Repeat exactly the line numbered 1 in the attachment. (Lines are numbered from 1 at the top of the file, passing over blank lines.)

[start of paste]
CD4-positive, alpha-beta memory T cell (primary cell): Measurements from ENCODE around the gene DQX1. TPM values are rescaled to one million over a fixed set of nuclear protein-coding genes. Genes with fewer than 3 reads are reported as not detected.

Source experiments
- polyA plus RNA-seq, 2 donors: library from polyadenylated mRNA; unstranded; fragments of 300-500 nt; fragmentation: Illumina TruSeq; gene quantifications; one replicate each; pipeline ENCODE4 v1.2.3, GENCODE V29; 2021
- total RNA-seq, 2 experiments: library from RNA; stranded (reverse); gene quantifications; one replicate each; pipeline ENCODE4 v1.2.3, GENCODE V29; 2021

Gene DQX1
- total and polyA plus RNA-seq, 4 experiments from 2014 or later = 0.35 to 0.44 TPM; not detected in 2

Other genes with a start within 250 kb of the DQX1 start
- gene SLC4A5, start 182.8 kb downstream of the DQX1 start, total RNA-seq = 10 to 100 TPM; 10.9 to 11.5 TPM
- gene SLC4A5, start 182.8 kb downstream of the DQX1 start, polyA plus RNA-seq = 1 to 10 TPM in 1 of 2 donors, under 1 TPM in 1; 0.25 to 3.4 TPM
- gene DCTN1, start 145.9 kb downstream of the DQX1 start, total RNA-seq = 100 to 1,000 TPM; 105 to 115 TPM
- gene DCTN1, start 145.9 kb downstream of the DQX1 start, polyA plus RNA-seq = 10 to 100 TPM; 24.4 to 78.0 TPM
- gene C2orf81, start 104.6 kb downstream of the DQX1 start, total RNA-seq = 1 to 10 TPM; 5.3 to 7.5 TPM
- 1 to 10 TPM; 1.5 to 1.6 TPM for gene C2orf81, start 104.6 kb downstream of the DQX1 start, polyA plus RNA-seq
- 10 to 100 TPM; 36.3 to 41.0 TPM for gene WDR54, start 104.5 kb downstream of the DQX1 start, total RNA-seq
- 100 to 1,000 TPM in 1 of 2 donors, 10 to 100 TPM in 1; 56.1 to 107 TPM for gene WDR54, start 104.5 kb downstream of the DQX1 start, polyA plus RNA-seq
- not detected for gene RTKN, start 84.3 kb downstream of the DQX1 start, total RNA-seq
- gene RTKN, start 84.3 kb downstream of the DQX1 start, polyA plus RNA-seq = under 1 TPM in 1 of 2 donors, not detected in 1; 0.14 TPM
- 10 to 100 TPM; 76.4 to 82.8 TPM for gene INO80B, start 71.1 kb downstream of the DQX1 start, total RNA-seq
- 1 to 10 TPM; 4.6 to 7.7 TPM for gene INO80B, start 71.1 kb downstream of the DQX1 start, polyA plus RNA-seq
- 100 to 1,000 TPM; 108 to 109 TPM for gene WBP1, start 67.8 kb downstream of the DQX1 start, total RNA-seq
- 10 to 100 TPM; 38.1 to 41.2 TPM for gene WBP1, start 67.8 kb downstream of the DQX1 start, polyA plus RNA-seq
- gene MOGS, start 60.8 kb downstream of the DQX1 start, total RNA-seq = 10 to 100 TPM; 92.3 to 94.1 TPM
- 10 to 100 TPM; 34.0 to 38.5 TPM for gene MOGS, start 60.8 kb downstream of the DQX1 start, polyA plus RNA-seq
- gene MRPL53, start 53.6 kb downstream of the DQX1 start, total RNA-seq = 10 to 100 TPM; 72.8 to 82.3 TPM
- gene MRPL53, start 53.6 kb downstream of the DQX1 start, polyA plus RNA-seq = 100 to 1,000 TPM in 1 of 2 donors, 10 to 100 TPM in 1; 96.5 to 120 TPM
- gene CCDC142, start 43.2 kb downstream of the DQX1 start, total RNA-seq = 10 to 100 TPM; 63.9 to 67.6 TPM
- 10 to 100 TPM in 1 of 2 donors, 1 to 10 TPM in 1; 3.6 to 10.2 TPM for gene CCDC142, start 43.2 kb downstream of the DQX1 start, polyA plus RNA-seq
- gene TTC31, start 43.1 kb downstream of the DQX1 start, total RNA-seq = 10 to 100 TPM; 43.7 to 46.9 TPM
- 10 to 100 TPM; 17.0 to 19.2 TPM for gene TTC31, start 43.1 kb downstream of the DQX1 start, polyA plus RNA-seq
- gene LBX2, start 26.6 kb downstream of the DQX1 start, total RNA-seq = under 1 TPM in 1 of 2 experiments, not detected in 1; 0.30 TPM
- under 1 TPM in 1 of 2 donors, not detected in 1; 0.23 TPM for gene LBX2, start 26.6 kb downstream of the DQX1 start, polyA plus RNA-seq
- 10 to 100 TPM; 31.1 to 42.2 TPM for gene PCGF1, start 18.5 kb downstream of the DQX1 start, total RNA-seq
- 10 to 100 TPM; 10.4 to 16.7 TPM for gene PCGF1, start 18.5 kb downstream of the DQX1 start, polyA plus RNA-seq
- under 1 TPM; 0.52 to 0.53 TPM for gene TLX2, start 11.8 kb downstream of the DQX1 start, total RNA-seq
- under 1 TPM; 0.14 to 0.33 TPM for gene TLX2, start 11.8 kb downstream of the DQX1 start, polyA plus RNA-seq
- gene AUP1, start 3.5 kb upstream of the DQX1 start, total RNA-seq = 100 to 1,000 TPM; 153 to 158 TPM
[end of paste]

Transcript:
CD4-positive, alpha-beta memory T cell (primary cell): Measurements from ENCODE around the gene DQX1. TPM values are rescaled to one million over a fixed set of nuclear protein-coding genes. Genes with fewer than 3 reads are reported as not detected.